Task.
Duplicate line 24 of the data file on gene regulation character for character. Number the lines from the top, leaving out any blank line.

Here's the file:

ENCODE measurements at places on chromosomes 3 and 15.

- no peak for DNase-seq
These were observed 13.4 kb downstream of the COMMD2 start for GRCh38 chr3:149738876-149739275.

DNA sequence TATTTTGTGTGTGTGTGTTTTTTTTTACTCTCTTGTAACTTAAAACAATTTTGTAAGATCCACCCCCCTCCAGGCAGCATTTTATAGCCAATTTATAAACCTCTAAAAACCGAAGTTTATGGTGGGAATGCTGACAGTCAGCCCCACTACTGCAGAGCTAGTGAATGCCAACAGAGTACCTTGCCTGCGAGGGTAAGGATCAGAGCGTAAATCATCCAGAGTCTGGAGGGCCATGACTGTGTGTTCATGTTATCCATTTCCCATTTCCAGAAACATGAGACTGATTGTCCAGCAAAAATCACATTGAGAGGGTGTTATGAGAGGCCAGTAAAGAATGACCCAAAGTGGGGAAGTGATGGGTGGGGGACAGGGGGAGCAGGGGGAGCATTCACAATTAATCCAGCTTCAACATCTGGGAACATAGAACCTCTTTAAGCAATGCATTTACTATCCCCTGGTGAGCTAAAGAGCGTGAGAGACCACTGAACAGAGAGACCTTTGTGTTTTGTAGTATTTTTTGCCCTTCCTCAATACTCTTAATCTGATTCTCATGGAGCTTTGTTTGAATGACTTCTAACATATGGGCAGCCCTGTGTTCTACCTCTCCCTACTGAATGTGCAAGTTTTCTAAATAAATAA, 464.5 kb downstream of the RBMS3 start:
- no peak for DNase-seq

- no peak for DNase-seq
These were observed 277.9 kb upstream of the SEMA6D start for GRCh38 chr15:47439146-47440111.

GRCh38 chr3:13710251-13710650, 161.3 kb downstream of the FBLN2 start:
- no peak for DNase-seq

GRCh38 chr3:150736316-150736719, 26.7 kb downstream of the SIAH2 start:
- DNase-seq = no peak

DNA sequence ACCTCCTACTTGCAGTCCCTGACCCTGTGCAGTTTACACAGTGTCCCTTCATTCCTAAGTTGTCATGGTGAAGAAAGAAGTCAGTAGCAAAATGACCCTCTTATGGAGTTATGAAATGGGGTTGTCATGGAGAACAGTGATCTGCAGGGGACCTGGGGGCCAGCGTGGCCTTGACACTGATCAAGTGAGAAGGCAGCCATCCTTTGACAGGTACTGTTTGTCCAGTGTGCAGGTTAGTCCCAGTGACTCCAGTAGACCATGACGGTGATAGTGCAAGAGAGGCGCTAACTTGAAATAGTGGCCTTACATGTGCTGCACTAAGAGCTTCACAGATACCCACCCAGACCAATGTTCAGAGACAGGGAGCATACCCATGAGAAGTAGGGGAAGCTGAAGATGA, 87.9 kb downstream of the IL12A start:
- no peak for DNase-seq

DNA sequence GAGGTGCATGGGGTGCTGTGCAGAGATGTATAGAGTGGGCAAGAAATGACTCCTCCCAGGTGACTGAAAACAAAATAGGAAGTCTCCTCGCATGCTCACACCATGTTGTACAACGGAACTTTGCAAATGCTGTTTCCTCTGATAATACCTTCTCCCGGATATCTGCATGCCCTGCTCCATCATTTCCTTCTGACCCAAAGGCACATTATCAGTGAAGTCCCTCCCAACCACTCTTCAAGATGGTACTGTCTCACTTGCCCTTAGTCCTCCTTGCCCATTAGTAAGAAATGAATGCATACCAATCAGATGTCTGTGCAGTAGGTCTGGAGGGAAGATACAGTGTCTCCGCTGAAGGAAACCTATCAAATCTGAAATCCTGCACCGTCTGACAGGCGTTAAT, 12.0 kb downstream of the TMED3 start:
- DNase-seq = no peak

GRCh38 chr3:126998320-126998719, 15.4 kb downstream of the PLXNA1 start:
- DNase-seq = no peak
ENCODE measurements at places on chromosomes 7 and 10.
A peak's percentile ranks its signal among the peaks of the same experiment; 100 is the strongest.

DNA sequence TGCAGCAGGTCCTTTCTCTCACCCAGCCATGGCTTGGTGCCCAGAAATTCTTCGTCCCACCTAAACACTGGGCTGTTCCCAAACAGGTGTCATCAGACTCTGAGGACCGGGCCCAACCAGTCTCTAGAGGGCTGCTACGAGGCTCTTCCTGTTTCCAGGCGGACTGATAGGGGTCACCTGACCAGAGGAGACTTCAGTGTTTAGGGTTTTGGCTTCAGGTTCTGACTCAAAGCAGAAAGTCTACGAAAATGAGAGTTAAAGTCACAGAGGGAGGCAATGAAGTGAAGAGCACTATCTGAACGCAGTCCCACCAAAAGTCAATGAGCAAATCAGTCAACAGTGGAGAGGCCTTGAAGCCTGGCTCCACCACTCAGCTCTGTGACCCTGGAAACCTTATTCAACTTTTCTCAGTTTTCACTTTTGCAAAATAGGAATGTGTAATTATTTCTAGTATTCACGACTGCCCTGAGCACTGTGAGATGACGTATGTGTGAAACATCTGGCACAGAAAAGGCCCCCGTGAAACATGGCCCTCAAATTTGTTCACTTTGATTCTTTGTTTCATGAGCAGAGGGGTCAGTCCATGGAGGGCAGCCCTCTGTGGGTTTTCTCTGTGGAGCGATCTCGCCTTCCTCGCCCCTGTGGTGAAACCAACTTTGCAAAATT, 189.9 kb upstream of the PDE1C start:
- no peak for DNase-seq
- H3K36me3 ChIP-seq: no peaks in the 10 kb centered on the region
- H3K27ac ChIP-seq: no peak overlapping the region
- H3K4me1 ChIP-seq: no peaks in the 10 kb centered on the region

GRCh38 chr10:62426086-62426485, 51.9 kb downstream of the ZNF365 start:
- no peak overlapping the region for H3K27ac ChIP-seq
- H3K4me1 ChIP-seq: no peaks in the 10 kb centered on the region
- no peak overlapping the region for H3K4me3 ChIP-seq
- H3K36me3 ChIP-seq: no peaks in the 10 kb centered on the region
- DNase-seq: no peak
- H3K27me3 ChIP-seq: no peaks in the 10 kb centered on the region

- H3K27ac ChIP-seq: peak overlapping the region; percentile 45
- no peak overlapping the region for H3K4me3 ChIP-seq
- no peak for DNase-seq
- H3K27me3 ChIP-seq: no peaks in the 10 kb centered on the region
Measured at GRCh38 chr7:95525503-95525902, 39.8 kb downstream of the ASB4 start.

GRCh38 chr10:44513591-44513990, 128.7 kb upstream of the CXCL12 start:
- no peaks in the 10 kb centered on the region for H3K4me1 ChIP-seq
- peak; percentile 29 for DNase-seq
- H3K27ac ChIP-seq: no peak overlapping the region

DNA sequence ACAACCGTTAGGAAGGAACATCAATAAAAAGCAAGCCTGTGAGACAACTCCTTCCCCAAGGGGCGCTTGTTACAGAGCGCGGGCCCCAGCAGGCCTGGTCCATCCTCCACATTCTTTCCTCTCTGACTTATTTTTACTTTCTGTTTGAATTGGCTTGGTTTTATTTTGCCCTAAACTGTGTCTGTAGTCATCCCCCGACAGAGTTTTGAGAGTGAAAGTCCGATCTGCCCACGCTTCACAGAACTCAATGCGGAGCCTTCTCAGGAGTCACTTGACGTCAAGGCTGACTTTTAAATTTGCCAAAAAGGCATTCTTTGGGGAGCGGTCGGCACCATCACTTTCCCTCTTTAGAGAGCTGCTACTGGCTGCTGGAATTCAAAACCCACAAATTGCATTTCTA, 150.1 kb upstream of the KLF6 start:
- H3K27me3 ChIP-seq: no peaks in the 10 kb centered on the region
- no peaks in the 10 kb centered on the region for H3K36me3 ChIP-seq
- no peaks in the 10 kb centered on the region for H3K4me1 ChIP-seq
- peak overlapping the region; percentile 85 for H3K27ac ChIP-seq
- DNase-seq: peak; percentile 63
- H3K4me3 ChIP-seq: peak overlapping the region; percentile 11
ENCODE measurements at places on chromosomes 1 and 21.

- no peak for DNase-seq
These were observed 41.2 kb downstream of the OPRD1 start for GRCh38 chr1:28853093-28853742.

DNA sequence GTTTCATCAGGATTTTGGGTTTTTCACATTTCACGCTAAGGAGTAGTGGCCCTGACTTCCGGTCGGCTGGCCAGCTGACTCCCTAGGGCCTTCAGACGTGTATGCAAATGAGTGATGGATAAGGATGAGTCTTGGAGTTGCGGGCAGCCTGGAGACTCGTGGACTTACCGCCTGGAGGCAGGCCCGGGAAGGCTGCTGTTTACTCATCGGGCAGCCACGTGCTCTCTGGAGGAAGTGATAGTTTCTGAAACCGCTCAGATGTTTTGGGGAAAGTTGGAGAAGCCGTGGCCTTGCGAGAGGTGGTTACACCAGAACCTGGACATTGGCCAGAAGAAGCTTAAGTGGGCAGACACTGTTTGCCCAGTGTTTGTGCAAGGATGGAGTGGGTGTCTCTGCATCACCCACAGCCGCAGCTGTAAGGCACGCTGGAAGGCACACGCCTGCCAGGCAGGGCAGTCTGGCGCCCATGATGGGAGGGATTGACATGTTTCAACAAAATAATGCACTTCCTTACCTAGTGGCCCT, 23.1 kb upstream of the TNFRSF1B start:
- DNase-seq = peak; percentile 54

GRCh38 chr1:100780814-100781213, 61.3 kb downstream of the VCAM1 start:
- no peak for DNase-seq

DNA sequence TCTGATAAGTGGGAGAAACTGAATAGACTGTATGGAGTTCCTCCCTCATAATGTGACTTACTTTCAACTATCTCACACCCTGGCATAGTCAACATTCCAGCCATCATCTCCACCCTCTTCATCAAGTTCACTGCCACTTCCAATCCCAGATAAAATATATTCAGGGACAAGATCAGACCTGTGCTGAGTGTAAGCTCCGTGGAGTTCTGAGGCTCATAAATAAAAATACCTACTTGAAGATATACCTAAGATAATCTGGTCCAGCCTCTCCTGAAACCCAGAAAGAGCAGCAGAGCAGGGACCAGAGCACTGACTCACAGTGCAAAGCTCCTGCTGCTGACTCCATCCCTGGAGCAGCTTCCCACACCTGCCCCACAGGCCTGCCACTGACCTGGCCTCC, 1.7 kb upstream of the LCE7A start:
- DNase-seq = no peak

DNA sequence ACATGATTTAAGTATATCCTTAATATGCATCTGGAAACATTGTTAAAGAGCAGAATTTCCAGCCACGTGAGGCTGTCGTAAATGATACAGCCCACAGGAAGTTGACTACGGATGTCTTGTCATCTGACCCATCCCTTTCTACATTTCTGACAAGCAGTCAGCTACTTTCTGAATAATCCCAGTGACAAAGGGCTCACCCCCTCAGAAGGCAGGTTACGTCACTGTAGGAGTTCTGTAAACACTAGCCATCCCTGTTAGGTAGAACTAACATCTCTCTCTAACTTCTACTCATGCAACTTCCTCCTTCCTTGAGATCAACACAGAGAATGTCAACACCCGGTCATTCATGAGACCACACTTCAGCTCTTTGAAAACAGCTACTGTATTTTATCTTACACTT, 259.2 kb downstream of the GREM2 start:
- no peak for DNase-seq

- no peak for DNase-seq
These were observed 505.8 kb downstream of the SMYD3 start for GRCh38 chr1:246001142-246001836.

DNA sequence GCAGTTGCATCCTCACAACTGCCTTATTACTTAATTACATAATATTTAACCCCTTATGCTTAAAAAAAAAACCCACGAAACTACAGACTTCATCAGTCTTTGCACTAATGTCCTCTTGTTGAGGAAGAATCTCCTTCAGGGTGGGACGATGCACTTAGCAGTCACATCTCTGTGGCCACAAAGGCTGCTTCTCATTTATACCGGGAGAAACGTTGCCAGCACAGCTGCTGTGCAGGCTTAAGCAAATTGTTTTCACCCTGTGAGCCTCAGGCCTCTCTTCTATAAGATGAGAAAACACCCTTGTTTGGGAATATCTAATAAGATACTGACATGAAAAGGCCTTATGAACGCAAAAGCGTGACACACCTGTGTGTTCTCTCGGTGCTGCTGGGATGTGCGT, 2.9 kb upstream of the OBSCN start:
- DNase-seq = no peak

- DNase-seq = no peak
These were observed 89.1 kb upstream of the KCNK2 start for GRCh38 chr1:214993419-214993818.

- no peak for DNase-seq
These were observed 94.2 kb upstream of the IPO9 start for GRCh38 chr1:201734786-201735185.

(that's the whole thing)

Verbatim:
- H3K4me1 ChIP-seq: no peaks in the 10 kb centered on the region